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Companies to add S$17.3b in value, 21,700 in jobs from Enterprise Singapore help in 2019
SINGAPORE companies could create S$17.3 billion in value added, with the support they got in 2019 from government agency Enterprise Singapore (ESG) - or 69 per cent more than the value added in 2018.
That's as ESG reached 11,450 businesses and supported 13,560 projects last year, according to an annual report released on Friday. The support is also tipped to add 21,700 skilled jobs, more than double last year's job creation.
The agency, which was formed two years ago from the merger of IE Singapore and Spring Singapore, is tasked with boosting productivity, innovation and internationalisation.
The number of projects supported in 2019 rose by 52 per cent on the year before - driven by a spike in productivity and capability-building efforts at micro and small businesses.
ESG administers schemes such as the Productivity Solutions Grant, which offers off-the-shelf automation and digitalisation options to businesses, and the Enterprise Development Grant, which goes to heftier upgrading and expansion efforts.
The 10,000 productivity-related projects accomplished last year helped some 8,300 companies, largely in services industries such as lifestyle, trade and transport, to become more manpower-lean, ESG said.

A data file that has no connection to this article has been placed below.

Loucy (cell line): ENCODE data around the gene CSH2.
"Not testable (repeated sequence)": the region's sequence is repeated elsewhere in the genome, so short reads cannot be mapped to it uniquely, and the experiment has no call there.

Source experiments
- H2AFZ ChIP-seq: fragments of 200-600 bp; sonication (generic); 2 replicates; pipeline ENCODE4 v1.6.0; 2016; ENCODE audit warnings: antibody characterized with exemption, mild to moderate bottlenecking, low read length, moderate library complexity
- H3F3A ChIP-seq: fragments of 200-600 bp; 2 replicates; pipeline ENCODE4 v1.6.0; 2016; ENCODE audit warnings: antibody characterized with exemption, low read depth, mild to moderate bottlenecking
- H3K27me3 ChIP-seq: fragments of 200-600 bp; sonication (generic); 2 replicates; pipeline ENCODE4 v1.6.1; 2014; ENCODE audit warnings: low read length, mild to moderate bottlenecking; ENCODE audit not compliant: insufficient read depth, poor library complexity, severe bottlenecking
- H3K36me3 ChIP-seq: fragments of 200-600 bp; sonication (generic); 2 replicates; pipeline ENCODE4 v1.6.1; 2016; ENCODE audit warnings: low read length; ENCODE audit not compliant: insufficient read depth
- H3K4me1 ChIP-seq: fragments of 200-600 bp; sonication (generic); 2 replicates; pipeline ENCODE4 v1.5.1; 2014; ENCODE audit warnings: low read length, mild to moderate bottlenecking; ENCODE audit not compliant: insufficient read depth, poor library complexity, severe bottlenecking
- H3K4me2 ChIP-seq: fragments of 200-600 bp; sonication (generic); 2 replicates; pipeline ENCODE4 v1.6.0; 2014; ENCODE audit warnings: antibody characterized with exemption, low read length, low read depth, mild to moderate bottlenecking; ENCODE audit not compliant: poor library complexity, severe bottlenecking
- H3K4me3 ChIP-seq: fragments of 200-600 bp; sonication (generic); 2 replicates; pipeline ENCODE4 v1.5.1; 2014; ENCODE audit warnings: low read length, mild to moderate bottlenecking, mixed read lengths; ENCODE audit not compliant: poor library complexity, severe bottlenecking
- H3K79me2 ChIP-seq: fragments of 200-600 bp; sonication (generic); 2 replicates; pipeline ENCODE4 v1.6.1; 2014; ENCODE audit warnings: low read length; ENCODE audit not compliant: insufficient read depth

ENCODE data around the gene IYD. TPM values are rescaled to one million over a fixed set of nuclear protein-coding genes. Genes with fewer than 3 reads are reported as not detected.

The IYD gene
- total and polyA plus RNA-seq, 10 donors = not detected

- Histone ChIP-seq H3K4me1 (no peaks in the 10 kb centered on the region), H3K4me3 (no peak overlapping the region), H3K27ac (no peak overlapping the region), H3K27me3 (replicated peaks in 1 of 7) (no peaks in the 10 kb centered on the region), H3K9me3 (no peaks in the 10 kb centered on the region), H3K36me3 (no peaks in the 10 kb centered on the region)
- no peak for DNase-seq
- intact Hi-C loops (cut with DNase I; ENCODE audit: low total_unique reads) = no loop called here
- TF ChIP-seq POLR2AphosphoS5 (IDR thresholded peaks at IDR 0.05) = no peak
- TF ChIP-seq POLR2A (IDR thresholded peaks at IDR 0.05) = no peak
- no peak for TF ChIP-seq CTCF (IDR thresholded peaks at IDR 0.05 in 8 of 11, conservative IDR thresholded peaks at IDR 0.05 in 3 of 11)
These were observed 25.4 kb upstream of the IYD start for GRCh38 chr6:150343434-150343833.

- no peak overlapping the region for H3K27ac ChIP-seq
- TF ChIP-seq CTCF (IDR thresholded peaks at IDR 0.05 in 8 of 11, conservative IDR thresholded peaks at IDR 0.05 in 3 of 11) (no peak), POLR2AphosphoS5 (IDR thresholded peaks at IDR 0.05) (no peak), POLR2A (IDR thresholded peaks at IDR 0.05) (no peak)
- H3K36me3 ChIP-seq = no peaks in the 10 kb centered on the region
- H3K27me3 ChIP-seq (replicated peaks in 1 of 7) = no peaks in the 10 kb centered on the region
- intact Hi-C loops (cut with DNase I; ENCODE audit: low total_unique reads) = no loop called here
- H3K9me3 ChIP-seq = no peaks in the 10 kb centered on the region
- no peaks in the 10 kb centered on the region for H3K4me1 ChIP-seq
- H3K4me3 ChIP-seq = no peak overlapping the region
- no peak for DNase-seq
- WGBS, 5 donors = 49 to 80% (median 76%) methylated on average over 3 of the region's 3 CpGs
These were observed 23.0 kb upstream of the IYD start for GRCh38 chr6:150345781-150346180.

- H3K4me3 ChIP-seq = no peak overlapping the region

On the international front, ESG gave direct on-the-ground help to 600 projects, largely focused on China and South-east Asia, that should yield about S$8.8 billion in overseas sales and S$8.9 billion in overseas investments. Overall, it helped 2,600 companies to go abroad through 3,000 projects.
Other ambitious initiatives rolled out by the ESG last year include two rounds of Scale-up SG - in July, and again in December - which supports the rapid expansion of home-grown companies that are tipped to have potential for high growth.
It also grew its 13-city strong Global Innovation Alliance network, which helped 100 startups and small tech companies find partners and opportunities abroad last year, to four more sites.
ESG chief executive Png Cheong Boon, calling the yearly figures encouraging, noted that companies invested in resilience and competitiveness in spite of "global uncertainties and domestic challenges" in 2019. Singapore had to contend with a sharp economic slowdown that was amplified by the trade war between the United States and China.
Now, with the Republic reeling from the global outbreak of a mystery killer virus, Mr Png said that "our immediate priority is to assist enterprises" as they brace for the impact of the novel coronavirus - but he added that companies, especially small and medium-sized enterprises, should continue their investments in productivity, innovation and transformation.
"Only by doing so will they be able to compete locally and overseas, and better position themselves," he said.
"For, when the recovery comes, while there will be pent-up demand, we need to recognise that there will also be pent-up supply competing for new businesses to make up for the lost revenue."
Peter Ong, chairman of ESG, also said: "Given the size of our market, Singapore enterprises cannot afford to not seek out opportunities globally. In fact, situations such as the coronavirus and geopolitical risks make it even more critical for enterprises to diversify their businesses and markets."